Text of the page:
International Opinion World

Canada – The Safe Option For The FIFA 2026 World Cup?

 

With questions being asked about the selection of Russia and Qatar for the next two World Cups in 2018 and 2022 respectively, few are thinking about the 2026 event with any real purpose. That is with one exception – Canada who is actively looking into making a formal bid to become the host nation. Ranked 110th in the world, Canada has failed to qualify for any World Cups since its one and only appearance in 1986. Despite this, the popularity of the sport in the region is at an all time high and is growing in terms of participation by kids under 16 at a faster rate than the more traditional sports in Canada like Ice Hockey and Baseball. The continued development of the Major League Soccer (MLS) which now includes three Canadian participants – Toronto FC, Vancouver Whitecaps and Montreal Impact has helped to sustain this growth as has the increased exposure of foreign leagues like the EPL and La Liga on Canadian broadcaster’s schedules. Added into this, the diversification of the Canadian population over the past twenty years that has seen an immigration explosion from Europe, the middle East and Asia, football is more relevant to Canadians that ever before.

Canada's only World Cup appearance was in Mexico 1986 (Image from Getty)
Canada’s only World Cup appearance was in Mexico 1986 (Image from Getty)

Many will question whether Canada could host a tournament of this scale and whether the infrastructure exists but in truth the country has more experience with major FIFA tournaments than some of the other rumoured interested regions. Over the past twenty years, Canada has played host to almost every FIFA organized tournament with the exception of the world futsal, beach and club championships, Confederations Cup, and the Men’s and Women’s World Cups. However next summer sees Canada checking off one of those boxes as they play host to the 2015 Women’s World Cup. FIFA will be watching with interest to see how that tournament unfolds and if successful it could be the springboard needed for Canada to bid for the men’s tournament in 2026.

Canada plays host to the 2015 Women's World Cup (Image from FIFA)
Canada plays host to the 2015 Women’s World Cup
(Image from FIFA)

Formal bids for the 2026 World Cup do not need to be submitted until 2018 but preparation and discussions are already underway at the Canadian Soccer Association. CSA president Victor Montagliani knows that before they can submit their bid, there is a lot of ground work that needs to be done both in the region and at FIFA, lobbying those in power to show Canada’s true potential. FIFA are keen to continue the development of the game in regions not typically focused on football/soccer and Canada fits the bill perfectly. With a 35 million population, an established national transport network and a growing appetite for the game, Canada would present an interesting proposition. The only plausible concerns that FIFA may have would be around stadiums with a minimum of 12 all seater venues required, all of which needing a capacity of 40,000 or more. Currently Canada falls short but so did Qatar who was rewarded the 2022 games anyway by FIFA on the promise that they would be built for the event so that should offer some hope to Canada’s bid team.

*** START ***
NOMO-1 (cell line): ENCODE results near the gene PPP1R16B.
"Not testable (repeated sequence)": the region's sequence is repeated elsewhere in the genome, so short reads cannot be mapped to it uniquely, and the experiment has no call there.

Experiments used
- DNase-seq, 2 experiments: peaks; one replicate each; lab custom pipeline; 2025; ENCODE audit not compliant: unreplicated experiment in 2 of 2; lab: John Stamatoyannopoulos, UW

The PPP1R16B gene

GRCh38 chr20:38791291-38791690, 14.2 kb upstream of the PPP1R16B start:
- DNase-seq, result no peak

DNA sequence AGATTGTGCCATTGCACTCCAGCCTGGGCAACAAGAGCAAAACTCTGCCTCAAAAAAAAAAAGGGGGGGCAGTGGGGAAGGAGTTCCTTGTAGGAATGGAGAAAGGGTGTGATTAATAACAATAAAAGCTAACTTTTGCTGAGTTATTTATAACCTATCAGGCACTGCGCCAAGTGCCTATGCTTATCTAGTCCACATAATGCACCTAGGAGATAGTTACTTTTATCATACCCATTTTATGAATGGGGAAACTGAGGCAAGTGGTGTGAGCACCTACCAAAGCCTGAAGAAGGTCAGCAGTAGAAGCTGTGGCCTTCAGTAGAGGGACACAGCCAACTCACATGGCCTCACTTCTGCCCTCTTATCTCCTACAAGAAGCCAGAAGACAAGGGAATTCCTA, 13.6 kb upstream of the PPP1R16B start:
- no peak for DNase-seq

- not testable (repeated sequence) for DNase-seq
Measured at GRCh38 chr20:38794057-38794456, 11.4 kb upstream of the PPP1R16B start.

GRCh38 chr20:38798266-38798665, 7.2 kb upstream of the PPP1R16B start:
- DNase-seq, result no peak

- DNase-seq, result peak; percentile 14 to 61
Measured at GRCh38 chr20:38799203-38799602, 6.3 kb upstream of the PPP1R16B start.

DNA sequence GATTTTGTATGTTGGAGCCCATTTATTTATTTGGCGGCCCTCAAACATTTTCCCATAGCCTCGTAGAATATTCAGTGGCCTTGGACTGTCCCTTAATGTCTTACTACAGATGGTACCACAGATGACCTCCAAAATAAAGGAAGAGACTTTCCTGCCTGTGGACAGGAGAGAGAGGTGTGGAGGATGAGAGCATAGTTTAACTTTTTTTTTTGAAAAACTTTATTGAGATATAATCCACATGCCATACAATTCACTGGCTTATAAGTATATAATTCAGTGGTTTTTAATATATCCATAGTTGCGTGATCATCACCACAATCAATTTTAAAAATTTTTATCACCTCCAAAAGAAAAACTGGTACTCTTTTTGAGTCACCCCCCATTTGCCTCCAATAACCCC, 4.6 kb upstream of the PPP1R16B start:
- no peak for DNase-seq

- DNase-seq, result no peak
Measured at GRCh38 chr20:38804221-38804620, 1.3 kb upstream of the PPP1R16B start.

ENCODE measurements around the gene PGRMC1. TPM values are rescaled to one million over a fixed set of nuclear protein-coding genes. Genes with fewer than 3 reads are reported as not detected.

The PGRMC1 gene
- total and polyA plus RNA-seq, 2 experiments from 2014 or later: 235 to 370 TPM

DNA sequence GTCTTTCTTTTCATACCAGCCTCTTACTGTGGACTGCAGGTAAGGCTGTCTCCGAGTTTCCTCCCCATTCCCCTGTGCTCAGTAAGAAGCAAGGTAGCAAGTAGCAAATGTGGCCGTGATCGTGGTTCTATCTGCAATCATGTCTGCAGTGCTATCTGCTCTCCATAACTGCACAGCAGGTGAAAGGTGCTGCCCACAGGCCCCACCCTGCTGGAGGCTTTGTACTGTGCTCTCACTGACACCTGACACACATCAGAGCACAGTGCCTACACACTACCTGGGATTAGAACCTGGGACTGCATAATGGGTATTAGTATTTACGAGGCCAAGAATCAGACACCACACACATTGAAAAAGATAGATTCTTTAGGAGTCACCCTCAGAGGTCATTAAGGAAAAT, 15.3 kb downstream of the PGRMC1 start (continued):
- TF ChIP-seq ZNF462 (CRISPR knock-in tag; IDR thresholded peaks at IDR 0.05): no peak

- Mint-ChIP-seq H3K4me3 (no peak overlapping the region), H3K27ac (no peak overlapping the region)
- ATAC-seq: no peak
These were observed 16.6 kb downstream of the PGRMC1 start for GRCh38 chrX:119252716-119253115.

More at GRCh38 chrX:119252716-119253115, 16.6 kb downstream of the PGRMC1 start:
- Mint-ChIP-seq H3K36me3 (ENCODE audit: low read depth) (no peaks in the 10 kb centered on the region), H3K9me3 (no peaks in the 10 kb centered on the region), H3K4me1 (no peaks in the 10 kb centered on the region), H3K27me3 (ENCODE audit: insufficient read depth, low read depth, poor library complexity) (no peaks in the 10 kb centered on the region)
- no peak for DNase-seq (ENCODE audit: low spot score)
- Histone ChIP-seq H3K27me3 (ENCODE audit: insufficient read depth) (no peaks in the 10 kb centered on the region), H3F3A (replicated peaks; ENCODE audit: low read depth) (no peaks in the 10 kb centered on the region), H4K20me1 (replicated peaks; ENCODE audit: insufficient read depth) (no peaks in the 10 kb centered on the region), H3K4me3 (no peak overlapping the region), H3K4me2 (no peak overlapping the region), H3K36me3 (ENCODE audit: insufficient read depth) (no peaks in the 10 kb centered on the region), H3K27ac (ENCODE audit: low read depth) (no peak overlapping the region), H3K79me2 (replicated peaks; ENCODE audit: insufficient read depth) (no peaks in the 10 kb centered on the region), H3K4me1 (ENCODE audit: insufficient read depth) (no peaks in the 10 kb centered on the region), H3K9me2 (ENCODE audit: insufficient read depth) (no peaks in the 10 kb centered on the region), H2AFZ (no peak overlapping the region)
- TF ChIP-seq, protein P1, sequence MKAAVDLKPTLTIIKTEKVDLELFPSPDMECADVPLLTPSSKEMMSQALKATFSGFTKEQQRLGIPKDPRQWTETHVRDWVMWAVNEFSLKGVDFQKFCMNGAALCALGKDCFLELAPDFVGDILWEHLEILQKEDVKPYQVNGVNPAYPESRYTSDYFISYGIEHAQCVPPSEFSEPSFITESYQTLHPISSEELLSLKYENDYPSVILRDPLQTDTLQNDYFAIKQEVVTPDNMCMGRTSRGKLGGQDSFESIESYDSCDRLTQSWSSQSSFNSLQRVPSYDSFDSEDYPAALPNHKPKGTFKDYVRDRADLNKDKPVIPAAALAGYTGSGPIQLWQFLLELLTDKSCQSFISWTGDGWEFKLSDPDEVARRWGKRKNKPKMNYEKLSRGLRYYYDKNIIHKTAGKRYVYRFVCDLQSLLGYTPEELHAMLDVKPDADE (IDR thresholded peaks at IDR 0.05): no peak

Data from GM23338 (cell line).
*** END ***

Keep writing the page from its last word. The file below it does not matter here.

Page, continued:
Qatar won their bid despite still needing to build all of its stadiums like the one above (Image from Qatar 2022 bid)
Qatar won their bid despite still needing to build all of its stadiums like the one above
(Image from Qatar 2022 bid)

Given that the 2018 World Cup is in Europe and the 2022 event currently in the Middle East, bids from those regions would be not considered. That leaves countries from Asia, Australasia, North and South America and Africa to fight it out for the rights. Australia, who missed out on the 2022 games, will likely submit a bid as will the USA who is also seeing a growing interest in the beautiful game. No African country besides South Africa has the infrastructure needed to host a World Cup so FIFA is unlikely to see a bid from that region. In South America, Argentina and Colombia may formulate bids but at this time neither has suggested this as an option. Canada is the only G8 country not to have hosted the Men’s World Cup so Montagliani believes it’s now time for Canada to step up to the plate and do so. Having watched neighbours the USA host in 1994, Montagliani believes that Canada has a strong case to follow them given the similarities between the two countries. Canada has  history in preparing a bid; after FIFA stripped Colombia of the 1986 World Cup due to economic concerns, Canada, the US and Mexico all stepped up with bids of their own. Eventually the tournament was given to Mexico, much to Canada’s disappointment. However Canada has come a long way since then and any bid now would be far more robust than the one submitted all those years ago. In the end it will be FIFA who decides if Canada is the next country to host the World Cup. Given the issues that the organization is currently experiencing with Russia and particularly Qatar, a safe bid may be the preferred option. Given their past experiences hosting FIFA tournaments, surely there is no safer bid than a Canadian one?

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